Weekday shows can be a tough get. Bands face the battle of trying to coax people who have to work early the next day out of their homes and onto the floor of a venue. But this was not a challenge for Bully and Tweens, who rocked a sold out show at the Fine Line Tuesday night. For those who either opted to stay home or couldn’t score a ticket, you surely missed out on a fun evening.
This was the first First Avenue show I have attended “post-COVID”, so I was interested to see how the entrance process was now with proof of vaccination and face masks required. And to my delight, with my COVID vaccination card and ID on hand, getting into the venue felt smooth and effortless. No problems. No hold ups. Just a nod, smile and a wrist stamp proving I was good to go.
Upon entering the doors of the Fine Line, I quickly found myself in a crowded sea of masked people. It kind of felt surreal to be back in a sold out club standing shoulder to shoulder with fellow concert goers. It felt even stranger to not be able to see smiles through masks, but it didn’t matter. I was happy to be back at First Avenue.
I managed to find a comfortable spot just in time to watch the opening band Tweens. I was mostly unfamiliar with Tweens before heading into the show, but by the time they wrapped up their set, I felt like a new fan.
There’s nothing better than an opening band who doesn’t act like an opener. And Tweens may have well been the headliner with the way they put it all on the line last night. Their set was full of energy, spunk, and badass charisma. Pure sweat and rock and roll.
Lead singer Bridget Battle appeared to be traveling at 90mph with no signs of slowing down during their short but vigorous performance. During the last song, she dropped to the floor and shredded on her guitar, seemingly transported to another dimension while she was overtaken by the music.After a quick set turn over, it was time for Bully. And I couldn’t wait to get a taste of what everyone was hyping me up about. I’ve never seen Bully before, but when I mentioned my plans to see them to friends and family, I was encouraged by many envious people who wanted to be at the show but didn’t snag a ticket.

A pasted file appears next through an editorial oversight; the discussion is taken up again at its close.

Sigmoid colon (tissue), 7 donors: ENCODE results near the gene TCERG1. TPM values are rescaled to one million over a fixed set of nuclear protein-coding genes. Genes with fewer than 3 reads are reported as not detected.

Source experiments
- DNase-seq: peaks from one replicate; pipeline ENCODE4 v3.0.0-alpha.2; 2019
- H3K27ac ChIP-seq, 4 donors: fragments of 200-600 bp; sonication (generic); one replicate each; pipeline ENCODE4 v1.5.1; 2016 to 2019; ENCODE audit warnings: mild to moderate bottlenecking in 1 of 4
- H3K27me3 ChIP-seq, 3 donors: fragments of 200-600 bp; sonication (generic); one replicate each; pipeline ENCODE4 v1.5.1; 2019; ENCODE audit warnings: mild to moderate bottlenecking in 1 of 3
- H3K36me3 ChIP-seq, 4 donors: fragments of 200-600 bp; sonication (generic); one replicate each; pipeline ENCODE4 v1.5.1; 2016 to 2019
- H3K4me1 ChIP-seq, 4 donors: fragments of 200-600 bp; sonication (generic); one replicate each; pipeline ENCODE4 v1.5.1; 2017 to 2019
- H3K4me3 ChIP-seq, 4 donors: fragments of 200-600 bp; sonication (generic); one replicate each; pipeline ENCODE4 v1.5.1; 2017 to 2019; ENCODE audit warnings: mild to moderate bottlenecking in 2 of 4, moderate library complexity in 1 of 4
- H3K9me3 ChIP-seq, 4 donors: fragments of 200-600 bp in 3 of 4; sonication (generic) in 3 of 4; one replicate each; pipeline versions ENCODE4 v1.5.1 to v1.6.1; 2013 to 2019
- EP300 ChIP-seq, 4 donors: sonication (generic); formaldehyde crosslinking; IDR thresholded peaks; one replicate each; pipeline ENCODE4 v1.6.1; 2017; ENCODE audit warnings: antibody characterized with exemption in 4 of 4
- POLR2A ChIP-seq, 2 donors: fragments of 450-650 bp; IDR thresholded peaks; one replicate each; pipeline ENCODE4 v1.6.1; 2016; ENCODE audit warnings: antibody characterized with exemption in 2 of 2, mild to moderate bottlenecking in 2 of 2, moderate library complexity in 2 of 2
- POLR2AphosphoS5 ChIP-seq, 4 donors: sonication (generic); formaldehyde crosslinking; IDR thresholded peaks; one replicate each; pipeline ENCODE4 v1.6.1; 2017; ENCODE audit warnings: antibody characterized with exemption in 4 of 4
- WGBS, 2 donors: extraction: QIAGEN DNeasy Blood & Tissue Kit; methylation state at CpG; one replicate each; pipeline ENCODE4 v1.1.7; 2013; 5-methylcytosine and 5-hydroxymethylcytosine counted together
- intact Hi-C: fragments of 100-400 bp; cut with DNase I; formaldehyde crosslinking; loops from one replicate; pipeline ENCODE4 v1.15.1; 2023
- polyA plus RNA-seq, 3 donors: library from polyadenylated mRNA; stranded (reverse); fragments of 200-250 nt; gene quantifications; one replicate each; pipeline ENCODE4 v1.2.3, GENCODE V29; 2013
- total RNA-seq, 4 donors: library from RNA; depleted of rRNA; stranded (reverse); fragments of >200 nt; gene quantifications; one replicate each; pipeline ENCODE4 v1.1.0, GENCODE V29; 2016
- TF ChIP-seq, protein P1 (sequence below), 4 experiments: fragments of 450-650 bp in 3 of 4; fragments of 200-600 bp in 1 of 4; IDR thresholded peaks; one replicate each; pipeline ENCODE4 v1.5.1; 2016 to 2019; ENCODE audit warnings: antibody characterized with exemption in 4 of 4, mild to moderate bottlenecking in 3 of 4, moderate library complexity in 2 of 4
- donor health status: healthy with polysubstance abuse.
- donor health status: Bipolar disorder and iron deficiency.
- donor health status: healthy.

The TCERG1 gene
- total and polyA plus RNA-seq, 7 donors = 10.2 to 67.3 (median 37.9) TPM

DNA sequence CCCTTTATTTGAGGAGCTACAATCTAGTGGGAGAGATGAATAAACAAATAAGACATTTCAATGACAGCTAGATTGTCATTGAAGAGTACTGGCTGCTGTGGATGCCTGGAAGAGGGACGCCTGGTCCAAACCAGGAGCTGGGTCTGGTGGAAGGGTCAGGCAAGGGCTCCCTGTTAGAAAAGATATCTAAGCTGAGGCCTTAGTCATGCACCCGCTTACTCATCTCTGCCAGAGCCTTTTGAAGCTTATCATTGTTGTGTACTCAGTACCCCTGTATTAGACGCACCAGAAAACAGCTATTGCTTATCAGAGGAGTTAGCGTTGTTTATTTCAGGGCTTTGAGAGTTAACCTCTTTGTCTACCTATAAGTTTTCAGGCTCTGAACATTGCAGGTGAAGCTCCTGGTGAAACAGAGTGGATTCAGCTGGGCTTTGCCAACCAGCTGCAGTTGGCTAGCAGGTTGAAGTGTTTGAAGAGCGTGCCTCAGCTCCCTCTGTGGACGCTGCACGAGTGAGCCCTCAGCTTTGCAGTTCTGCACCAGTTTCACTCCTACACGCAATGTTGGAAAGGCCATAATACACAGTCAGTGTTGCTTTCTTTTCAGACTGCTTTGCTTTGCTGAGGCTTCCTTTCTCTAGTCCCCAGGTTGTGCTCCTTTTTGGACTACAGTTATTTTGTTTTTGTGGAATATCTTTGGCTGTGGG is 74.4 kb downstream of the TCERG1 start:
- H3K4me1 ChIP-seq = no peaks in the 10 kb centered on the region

And I wasn’t alone in my anticipation. Once the audience recognized members of the band making their way up to the stage, there was a communal captivation that overtook the crowd. Cheers and roars ensued as Minnesota native Alicia Bognanno put her guitar over her shoulder and stepped up to the microphone. I knew it was about to get electric.
Bully wasted no time pouring out the spark. Their cadence was equally mesmerizing as it was dynamic, I quickly found myself rocking my head back and forth and dancing in the small wiggle room I had in the crowd.
Bully made it through just two songs before Bognanno took a pause to acknowledge her hometown crowd. “I don’t usually talk this early on in the set….” she said, “but I’m so happy to be in my hometown of Minneapolis. Fine Line… First Ave… it’s like a chef’s kiss. This is what makes tour worth it.”
About five songs into the set, Bognanno abandoned the guitar and just started wailing into the mic, dancing around the stage. The guitar eventually returned to her, but it was so much fun to see her free, floating around, taking command of the stage.
How could I describe what I was watching ensue? It felt punk. Powerful. Hungry. This band is the real deal. While they may have been playing to a sold out room, they acted as though they were still trying to win people over with their grit and desire to rock your socks off.
Before the set was over Bognanno took another moment to reflect and pause. “My best friend is here… my dad is here… look at all the people that came to my show dad.” She modestly beamed with delight.
This show not only felt like a homecoming after a long year and a half away from live music, but it felt like an energized statement to the sold out crowd in attendance. The statement was this — take notice, Minneapolis. Bognanno may hail from our home state of Minnesota, but she and the band are bigger than the state line. And their presence and momentum is felt well outside of the walls of the Fire Line. Just look at the other sold out dates this tour. If you don’t spring on the chance to see them now, you may be surprised at how much a ticket at a larger venue may cost you. This band is showing no signs of slowing down, and I’m happy I got to experience a glimpse of their ride to the top.